In this special Club EvMed, we highlighted some of the exciting work done by postdoctoral researchers in the field of evolutionary medicine. We heard 12-minute research talks from Caroline Amoroso, Amrita Bhattacharya, and Angela Garcia (see abstracts and time stamps below) with a brief Q&A period at the end of each talk, plus breakout rooms after all 3 talks to allow for more in depth conversations with the speakers (not part of the below recording).
“Evolution of host behavioral resistance to pathogens” by Caroline Amoroso, University of Virginia (view at 1:11). Evolutionary theory about host resistance to pathogens has typically focused on physiological mechanisms of resistance, yet strategies that hosts use to prevent pathogen infection can also be behavioral. Using a framework established in previous work on physiological resistance, I develop a model of behavioral resistance to a socially transmitted disease and use it to explore evolutionary dynamics under different assumptions about the avoidance strategy and nature of costs. I discuss the parallels between behavioral and physiological forms of resistance, and the limitations of physiological resistance theory for explaining the evolution and disease dynamics of behavioral resistance.
“Exceptions to the rule: Why does resistance evolution not undermine antibiotic therapy in all bacterial infections?” by Amrita Bhattacharya, Pennsylvania State University (view at 17:41). Antibiotic resistance is among the greatest public health crises of the 21st century, but the phenomenon of resistance evolution is not surprising. Antibiotics impose strong selective pressure on bacteria to survive, reproduce, and transmit in their presence leading to the evolution of antibiotic resistance. Yet not all human bacterial infections are affected by resistance evolution. Why? Here we attempt to understand (a) in which cases resistance evolution has not undermined treatment-efficacy, and (b) which factors, if any, can explain these patterns of resistance evolution. We are surveying the scientific literature over the last five years to determine variation in the prevalence of resistance across 57 species of human bacterial pathogens and the subset of 79 antibiotics from 15 different drug classes used to treat them. We examine the variation in resistance across these ‘pathogen x antibiotic’ combinations, and determine how factors such as mechanism of drug action, pathogen classification, mode of transmission, human-to-human transmission, presence of pathogen in the human microbiome, natural competence, and aerobic/anaerobic growth correlate with the observed patterns of resistance.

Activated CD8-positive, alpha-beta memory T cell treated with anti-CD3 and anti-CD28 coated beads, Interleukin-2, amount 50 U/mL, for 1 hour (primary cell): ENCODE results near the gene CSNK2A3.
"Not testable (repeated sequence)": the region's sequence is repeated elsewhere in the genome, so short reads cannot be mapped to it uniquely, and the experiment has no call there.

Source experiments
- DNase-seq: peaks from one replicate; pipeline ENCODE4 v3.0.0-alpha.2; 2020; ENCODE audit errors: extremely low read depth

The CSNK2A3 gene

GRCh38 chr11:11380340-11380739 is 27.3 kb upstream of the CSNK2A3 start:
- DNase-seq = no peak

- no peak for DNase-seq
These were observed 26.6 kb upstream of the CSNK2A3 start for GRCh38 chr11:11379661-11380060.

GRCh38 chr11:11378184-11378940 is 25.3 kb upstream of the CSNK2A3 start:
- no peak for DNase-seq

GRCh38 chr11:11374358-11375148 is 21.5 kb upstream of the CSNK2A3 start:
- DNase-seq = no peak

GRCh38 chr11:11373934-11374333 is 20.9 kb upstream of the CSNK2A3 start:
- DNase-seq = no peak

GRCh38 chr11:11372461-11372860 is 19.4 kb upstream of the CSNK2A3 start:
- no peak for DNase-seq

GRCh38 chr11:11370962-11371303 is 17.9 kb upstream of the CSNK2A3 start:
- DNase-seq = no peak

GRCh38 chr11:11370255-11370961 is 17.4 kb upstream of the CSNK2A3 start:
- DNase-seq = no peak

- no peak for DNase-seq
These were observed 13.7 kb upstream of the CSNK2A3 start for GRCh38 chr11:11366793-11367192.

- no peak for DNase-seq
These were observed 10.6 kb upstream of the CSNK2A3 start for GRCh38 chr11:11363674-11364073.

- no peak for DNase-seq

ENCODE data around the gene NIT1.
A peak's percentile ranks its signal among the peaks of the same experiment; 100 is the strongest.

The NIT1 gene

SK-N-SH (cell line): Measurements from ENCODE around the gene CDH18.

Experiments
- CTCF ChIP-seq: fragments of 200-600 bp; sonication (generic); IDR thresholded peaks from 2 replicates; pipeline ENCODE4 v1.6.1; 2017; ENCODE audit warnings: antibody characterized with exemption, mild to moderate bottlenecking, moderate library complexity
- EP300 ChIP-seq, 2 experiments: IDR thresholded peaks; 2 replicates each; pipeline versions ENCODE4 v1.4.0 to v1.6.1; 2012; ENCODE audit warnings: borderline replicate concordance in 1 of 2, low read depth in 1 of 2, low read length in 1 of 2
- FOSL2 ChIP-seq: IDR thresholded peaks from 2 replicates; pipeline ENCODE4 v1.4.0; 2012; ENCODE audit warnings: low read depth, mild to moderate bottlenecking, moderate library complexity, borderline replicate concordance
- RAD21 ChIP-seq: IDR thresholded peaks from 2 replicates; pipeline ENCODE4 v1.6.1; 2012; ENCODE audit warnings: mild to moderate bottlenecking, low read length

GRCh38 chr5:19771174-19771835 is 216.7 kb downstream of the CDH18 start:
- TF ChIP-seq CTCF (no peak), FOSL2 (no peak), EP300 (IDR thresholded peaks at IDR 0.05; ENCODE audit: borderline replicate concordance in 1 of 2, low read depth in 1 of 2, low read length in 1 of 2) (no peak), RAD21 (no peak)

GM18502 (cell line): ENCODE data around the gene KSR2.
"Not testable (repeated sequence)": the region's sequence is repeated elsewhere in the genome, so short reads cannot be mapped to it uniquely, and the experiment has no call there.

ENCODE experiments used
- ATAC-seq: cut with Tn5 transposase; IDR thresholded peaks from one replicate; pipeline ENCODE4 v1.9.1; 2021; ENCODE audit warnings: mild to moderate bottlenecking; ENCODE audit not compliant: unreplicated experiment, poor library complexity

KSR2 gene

“Evidence for height and immune function trade-offs among pre-adolescents in a high pathogen population” by Angela Garcia, Arizona State University (view at 34:13). In an energy-limited environment, investment in one trait should trade-off with investment in other traits. In high pathogen ecologies, biasing energy allocation towards immunity over growth would be predicted, given strong selective pressures against early-life mortality. Here, I examine trade-offs between adaptive immune and height among young children in the Bolivian Amazon. Tracking tradeoffs between growth and immune function is enormously complex, particularly due to the changing relationships between distribution of body fat and mass relative to height, and shifts in allocation between life history traits, that occur during this period of active growth and development. However, the consistent negative associations across the numerous markers of adaptive immune function and height-for-age documented in this research prompt consideration of whether there may be a threshold of investment into adaptive immune function required for survival in high pathogen environments.